Ever been stuck in a game? You’re not alone. Back in the 1980s, when I was cutting my gaming teeth, I remember being stymied by Colossal Cave Adventure. I was playing the Osborne Computer version, written by Mike Goetz I believe, and to win the game you had to amass 580 points by solving a series of puzzles and challenges to acquire all the treasure. I had figured out almost all the problems in the game but couldn’t complete it. At last a friend told me I could teleport from room to room with the secret word, XYZZY. Rushing home, I entered the code, it worked, and I went on to finish the game.
Without my friend’s help, I never would have solved Colossal Cave Adventure. At the time, a few advice books on how to beat popular titles like Pac-Man existed, and some game publishers even provided hint books, but, in general, friends furnished the only reliable source of help. Game magazines, such as Nintendo Power, eventually began providing advice on playing selected titles, but the ultimate resource for players—detailed game guides—didn’t emerge until the 1990s.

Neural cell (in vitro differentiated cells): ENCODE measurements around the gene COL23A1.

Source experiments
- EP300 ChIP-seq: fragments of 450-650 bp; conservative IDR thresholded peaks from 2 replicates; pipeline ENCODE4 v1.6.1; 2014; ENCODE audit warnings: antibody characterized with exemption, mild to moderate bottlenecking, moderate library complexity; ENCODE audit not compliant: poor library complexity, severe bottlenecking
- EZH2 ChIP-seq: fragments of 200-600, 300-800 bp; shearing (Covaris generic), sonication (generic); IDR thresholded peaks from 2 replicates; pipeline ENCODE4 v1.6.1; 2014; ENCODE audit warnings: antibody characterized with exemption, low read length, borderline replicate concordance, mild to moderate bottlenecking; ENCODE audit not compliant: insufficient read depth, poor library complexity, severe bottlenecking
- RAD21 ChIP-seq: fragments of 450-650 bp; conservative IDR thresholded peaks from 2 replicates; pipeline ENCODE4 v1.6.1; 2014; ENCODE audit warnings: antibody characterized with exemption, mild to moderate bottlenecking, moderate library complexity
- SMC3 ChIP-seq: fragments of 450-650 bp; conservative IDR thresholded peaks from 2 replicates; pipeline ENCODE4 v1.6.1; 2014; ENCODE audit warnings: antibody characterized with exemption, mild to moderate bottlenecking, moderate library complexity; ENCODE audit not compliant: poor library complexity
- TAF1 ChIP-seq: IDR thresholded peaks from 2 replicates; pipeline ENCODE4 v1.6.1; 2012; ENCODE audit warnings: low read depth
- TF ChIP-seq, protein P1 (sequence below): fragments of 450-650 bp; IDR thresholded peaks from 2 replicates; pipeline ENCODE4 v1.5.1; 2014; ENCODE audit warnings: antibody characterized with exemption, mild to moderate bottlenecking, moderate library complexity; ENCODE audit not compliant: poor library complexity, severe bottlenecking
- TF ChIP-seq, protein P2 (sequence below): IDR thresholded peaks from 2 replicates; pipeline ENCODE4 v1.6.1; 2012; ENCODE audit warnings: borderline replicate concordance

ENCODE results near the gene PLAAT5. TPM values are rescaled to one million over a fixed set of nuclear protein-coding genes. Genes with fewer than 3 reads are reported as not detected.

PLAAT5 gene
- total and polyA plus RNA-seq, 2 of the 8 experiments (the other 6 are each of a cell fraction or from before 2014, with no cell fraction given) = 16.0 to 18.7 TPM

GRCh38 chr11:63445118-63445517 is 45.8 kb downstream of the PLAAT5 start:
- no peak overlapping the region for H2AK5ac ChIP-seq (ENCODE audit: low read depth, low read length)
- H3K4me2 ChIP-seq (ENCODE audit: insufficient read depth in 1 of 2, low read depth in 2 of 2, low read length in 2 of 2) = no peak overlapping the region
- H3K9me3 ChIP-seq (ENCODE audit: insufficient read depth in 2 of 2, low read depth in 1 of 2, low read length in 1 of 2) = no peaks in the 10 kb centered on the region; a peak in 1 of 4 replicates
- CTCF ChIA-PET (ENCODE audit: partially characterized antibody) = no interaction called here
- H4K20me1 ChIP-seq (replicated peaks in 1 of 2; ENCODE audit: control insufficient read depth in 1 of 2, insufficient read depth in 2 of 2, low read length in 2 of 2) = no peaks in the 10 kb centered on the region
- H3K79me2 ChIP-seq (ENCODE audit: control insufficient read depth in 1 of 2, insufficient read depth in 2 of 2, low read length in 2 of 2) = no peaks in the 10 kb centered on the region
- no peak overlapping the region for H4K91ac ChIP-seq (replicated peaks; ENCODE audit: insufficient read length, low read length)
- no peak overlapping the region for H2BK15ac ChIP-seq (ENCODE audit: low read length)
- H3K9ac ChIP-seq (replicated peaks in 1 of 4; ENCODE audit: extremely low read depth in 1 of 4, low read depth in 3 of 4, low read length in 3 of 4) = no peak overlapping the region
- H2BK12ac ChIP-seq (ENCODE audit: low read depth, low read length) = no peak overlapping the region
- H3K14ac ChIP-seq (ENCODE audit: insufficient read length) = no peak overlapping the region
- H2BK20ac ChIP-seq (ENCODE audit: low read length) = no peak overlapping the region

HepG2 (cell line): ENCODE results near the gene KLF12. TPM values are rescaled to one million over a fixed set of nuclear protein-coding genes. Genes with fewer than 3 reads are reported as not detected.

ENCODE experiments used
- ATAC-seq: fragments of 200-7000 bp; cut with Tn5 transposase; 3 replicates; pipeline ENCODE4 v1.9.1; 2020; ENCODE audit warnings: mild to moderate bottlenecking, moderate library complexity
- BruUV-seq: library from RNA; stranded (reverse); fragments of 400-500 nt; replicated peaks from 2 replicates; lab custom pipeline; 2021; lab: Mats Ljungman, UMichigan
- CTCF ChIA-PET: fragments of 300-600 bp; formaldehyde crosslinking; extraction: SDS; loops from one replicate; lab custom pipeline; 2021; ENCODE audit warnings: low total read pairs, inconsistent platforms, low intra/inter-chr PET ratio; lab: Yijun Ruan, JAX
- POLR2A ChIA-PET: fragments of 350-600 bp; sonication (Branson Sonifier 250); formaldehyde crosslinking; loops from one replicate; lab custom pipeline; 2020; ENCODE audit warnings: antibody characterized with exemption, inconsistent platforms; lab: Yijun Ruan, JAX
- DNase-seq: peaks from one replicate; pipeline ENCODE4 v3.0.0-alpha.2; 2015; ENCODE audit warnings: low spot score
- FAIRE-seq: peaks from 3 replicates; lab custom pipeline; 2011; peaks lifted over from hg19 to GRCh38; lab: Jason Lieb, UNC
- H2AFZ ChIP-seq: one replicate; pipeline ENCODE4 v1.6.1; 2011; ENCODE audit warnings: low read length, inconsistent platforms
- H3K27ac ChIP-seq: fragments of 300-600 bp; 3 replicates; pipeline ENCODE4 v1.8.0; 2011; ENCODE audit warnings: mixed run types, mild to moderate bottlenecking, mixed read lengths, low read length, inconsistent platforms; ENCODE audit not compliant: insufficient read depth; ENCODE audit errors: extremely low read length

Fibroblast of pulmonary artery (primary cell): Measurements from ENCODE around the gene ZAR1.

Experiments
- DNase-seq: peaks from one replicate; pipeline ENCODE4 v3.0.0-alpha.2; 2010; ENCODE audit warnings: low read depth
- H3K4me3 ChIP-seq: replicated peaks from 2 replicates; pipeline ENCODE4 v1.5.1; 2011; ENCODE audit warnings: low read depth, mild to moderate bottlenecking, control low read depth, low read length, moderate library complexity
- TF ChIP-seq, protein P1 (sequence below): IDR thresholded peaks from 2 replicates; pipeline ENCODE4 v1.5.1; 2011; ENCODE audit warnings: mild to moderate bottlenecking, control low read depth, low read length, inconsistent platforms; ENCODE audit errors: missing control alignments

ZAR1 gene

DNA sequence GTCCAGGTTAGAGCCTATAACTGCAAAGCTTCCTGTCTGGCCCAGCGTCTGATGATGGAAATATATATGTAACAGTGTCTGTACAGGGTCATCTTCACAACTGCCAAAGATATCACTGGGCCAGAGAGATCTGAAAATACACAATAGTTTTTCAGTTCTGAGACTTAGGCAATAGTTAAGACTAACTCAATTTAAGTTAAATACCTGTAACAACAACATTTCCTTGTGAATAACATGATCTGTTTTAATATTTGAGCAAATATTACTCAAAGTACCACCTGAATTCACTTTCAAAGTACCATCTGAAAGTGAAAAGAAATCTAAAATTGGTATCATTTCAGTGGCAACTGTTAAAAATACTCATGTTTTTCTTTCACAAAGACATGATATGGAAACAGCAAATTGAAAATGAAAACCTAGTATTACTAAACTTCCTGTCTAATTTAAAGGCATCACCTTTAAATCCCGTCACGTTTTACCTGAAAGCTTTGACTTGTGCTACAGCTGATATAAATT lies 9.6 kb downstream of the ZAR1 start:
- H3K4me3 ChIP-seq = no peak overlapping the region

Game guides have proved popular for many reasons. They whet readers’ appetites for the games with abundant screen shots, offer clear solutions to seemingly insoluble problems, and reveal secrets that players would never discover otherwise. In the process, the guides document both the games themselves and gamer culture in writing and visually. They also last longer than purely digital media. For all these reasons, it is vital to preserve them.
That’s why we are so pleased that Prima Games, the largest publisher of game guides, donated more than 1,000 guides to the ICHEG collections. From Madden NFL to Might and Magic to Mortal Kombat to Myst, the guides in the Prima Games Collection are treasure stores of information on the contents and challenges of the games they cover. They will be as useful to researchers in the future as they have been to players in the past and present. It’s a fabulous gift for posterity.
Thank you, Prima Games!
By Jon-Paul Dyson, Director, International Center for the History of Electronic Games and Vice President for Exhibits